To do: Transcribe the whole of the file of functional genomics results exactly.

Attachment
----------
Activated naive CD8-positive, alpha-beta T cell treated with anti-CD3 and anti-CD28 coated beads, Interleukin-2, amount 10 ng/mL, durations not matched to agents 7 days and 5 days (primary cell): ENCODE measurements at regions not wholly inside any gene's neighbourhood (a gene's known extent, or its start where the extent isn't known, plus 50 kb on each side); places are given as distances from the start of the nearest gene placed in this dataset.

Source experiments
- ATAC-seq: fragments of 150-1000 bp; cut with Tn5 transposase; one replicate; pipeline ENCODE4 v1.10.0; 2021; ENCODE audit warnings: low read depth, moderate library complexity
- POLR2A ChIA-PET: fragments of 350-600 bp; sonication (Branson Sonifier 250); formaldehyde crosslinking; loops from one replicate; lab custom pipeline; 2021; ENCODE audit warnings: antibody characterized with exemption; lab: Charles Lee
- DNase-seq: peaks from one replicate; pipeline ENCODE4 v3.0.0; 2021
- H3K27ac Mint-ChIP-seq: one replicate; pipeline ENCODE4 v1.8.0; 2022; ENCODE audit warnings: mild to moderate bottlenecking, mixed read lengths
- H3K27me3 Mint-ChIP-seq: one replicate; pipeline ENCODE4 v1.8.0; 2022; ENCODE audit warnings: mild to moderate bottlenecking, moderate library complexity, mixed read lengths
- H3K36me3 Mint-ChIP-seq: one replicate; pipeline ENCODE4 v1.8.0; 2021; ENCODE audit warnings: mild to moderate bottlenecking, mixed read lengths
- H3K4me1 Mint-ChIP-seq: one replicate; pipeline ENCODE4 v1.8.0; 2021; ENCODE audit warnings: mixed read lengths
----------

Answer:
Activated naive CD8-positive, alpha-beta T cell treated with anti-CD3 and anti-CD28 coated beads, Interleukin-2, amount 10 ng/mL, durations not matched to agents 7 days and 5 days (primary cell): ENCODE measurements at regions not wholly inside any gene's neighbourhood (a gene's known extent, or its start where the extent isn't known, plus 50 kb on each side); places are given as distances from the start of the nearest gene placed in this dataset.

Source experiments
- ATAC-seq: fragments of 150-1000 bp; cut with Tn5 transposase; one replicate; pipeline ENCODE4 v1.10.0; 2021; ENCODE audit warnings: low read depth, moderate library complexity
- POLR2A ChIA-PET: fragments of 350-600 bp; sonication (Branson Sonifier 250); formaldehyde crosslinking; loops from one replicate; lab custom pipeline; 2021; ENCODE audit warnings: antibody characterized with exemption; lab: Charles Lee
- DNase-seq: peaks from one replicate; pipeline ENCODE4 v3.0.0; 2021
- H3K27ac Mint-ChIP-seq: one replicate; pipeline ENCODE4 v1.8.0; 2022; ENCODE audit warnings: mild to moderate bottlenecking, mixed read lengths
- H3K27me3 Mint-ChIP-seq: one replicate; pipeline ENCODE4 v1.8.0; 2022; ENCODE audit warnings: mild to moderate bottlenecking, moderate library complexity, mixed read lengths
- H3K36me3 Mint-ChIP-seq: one replicate; pipeline ENCODE4 v1.8.0; 2021; ENCODE audit warnings: mild to moderate bottlenecking, mixed read lengths
- H3K4me1 Mint-ChIP-seq: one replicate; pipeline ENCODE4 v1.8.0; 2021; ENCODE audit warnings: mixed read lengths